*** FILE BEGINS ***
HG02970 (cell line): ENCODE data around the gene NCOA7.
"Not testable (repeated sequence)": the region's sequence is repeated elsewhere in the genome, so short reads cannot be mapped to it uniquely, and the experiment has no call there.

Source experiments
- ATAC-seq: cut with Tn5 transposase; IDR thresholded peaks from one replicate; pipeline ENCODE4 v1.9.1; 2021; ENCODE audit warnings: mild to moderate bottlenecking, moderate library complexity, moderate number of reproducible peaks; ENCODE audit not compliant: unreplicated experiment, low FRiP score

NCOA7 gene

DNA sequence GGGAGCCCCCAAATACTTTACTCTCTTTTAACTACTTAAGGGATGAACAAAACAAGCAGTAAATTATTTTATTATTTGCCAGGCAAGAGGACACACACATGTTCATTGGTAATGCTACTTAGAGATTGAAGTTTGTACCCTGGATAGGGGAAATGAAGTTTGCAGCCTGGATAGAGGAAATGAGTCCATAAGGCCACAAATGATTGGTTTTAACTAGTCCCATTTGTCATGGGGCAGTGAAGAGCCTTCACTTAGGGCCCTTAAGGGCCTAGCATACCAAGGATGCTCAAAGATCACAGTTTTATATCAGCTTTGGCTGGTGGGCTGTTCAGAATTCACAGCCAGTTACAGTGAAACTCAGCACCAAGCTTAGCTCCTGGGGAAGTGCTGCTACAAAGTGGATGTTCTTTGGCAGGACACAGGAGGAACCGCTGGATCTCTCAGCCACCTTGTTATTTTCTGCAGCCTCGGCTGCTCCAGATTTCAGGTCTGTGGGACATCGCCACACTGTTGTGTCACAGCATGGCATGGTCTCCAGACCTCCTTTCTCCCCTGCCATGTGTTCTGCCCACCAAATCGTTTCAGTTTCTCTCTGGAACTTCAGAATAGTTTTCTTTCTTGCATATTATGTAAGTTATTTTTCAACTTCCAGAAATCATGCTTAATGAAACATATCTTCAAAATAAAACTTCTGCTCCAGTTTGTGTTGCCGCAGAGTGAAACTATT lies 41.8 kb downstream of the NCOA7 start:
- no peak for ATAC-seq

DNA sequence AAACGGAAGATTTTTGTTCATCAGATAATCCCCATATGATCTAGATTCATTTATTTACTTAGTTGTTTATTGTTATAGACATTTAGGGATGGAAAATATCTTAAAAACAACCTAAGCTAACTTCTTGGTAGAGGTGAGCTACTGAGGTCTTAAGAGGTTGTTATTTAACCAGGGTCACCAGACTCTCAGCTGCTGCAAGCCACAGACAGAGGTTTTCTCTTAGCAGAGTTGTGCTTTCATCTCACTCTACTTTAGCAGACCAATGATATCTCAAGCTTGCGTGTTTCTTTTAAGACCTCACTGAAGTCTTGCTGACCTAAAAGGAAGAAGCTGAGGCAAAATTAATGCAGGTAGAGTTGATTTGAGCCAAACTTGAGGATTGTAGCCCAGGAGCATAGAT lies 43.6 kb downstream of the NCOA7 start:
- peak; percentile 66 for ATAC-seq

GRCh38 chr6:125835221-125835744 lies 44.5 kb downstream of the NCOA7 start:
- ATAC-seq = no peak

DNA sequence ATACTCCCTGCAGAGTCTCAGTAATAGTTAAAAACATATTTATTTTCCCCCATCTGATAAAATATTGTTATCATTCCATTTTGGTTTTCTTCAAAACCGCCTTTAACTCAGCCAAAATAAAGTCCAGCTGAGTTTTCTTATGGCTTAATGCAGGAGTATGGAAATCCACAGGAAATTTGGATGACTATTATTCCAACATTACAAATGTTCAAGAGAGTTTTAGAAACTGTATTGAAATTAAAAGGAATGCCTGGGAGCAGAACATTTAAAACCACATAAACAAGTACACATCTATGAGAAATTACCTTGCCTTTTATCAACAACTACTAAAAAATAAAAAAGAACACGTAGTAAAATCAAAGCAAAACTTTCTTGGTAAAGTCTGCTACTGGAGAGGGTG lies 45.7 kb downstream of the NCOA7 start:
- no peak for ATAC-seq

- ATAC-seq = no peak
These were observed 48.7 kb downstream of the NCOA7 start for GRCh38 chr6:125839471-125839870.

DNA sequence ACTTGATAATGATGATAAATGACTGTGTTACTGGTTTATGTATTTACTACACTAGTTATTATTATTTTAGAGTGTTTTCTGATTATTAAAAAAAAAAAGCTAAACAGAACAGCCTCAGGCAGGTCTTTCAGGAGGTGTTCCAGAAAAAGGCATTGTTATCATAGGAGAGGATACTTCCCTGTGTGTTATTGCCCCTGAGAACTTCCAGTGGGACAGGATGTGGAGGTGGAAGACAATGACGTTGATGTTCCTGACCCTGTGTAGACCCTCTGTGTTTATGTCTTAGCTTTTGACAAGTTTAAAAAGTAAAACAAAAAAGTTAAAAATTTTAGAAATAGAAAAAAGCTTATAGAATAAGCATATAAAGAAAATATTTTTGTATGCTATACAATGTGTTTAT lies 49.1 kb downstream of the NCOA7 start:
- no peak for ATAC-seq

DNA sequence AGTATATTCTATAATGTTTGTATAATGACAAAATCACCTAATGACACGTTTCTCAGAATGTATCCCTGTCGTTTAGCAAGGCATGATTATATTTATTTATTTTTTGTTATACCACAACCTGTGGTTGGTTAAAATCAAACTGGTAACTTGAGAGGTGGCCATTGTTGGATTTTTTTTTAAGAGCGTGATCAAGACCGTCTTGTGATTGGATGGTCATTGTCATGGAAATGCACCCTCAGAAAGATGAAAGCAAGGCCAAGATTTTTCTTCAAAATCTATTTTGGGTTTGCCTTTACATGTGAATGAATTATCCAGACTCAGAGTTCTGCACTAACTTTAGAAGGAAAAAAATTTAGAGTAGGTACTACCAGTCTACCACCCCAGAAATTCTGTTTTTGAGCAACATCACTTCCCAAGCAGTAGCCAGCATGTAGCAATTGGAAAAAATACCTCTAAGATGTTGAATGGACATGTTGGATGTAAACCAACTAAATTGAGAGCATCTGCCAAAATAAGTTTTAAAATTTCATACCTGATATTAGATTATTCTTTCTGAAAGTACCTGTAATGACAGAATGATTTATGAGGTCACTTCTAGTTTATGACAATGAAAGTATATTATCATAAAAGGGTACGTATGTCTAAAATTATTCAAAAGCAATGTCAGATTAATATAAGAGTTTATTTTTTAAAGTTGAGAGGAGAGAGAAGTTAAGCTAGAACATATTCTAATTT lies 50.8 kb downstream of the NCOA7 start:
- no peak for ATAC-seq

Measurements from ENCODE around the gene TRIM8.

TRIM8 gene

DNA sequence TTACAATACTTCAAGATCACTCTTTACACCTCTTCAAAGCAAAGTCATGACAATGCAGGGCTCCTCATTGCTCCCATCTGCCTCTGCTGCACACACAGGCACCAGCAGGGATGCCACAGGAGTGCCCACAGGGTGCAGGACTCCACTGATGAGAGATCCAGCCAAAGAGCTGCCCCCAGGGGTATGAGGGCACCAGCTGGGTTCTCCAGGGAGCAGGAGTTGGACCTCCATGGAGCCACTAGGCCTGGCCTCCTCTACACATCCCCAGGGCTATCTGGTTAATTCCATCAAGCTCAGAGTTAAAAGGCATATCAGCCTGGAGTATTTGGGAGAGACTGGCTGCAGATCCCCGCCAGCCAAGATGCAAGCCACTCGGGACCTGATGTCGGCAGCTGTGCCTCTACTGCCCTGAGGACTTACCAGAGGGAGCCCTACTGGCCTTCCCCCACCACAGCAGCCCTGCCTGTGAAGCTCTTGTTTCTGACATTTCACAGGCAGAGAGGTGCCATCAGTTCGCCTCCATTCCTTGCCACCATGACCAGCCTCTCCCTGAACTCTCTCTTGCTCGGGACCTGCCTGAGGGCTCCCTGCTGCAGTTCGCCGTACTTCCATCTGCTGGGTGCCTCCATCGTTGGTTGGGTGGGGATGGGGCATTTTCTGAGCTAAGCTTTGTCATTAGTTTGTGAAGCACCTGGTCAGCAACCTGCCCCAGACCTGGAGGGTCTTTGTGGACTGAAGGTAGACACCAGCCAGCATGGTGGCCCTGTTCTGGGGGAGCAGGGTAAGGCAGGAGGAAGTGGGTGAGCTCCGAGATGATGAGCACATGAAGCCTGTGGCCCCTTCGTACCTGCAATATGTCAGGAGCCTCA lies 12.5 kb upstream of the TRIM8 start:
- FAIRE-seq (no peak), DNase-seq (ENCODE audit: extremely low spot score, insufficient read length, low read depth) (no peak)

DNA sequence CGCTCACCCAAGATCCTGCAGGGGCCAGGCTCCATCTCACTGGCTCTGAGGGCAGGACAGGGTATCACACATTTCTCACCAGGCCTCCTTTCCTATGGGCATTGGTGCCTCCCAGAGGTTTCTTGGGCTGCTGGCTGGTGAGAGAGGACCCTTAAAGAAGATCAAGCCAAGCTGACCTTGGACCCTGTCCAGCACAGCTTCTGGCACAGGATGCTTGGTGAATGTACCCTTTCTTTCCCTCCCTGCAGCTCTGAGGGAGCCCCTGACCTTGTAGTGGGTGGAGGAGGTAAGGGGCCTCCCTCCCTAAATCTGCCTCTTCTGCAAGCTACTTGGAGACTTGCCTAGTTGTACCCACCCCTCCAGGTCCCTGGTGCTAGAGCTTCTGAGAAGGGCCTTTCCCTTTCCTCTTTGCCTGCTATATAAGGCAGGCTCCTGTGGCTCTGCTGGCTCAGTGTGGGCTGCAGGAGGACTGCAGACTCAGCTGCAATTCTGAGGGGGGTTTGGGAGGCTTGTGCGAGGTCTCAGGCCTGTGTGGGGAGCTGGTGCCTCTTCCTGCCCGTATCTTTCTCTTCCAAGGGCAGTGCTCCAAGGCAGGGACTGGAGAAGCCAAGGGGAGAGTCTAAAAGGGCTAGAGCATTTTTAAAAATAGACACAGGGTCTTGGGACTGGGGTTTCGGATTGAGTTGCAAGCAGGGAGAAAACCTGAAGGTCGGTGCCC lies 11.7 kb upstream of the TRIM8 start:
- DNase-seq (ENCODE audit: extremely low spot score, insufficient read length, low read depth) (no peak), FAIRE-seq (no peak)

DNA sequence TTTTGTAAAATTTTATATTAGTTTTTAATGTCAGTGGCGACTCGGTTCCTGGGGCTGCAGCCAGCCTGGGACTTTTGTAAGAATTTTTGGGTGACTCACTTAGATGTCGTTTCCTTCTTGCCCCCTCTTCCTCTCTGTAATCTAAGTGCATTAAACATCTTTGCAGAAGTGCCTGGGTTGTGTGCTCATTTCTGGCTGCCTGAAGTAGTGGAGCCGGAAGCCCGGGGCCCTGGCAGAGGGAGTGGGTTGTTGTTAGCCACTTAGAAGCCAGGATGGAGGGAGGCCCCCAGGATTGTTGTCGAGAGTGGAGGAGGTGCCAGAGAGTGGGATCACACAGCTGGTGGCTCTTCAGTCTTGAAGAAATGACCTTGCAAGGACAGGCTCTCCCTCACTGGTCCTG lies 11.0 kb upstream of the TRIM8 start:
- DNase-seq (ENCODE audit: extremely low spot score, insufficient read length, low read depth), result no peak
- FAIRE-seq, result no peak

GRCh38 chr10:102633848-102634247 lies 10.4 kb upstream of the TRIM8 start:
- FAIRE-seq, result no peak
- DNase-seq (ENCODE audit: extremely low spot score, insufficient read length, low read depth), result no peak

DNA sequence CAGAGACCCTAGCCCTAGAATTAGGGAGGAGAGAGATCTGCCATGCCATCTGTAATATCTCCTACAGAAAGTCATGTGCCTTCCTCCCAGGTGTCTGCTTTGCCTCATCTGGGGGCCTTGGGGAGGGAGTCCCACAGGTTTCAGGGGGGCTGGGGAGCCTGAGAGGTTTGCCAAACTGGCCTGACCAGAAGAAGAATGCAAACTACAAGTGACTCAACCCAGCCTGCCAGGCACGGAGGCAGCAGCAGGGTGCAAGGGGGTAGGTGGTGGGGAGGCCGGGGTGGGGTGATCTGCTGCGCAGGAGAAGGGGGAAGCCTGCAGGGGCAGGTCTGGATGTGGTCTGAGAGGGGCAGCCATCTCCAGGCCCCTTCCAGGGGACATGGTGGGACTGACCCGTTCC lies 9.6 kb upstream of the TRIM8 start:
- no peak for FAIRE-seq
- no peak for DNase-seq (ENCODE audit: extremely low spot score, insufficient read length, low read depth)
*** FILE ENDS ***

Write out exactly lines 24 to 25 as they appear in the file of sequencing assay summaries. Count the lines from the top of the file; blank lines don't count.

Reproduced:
DNA sequence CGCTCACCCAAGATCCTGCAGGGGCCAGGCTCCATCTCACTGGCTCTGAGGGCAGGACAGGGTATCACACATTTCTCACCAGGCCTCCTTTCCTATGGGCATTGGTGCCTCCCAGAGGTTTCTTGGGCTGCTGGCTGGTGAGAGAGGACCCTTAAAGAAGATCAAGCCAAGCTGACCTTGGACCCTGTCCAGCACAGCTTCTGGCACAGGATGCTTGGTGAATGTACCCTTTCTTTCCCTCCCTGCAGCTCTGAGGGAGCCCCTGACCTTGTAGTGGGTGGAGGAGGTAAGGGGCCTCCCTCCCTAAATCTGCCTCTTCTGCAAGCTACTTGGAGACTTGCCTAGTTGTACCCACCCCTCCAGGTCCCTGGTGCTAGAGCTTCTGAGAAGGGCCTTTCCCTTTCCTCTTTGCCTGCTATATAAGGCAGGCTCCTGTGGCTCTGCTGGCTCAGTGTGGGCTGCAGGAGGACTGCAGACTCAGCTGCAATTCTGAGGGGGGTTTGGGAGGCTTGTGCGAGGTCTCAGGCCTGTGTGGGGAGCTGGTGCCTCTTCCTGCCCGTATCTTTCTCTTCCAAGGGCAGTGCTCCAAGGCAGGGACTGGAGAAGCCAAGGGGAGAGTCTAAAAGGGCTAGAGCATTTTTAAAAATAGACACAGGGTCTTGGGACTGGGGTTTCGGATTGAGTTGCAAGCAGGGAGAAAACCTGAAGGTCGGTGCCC lies 11.7 kb upstream of the TRIM8 start:
- DNase-seq (ENCODE audit: extremely low spot score, insufficient read length, low read depth) (no peak), FAIRE-seq (no peak)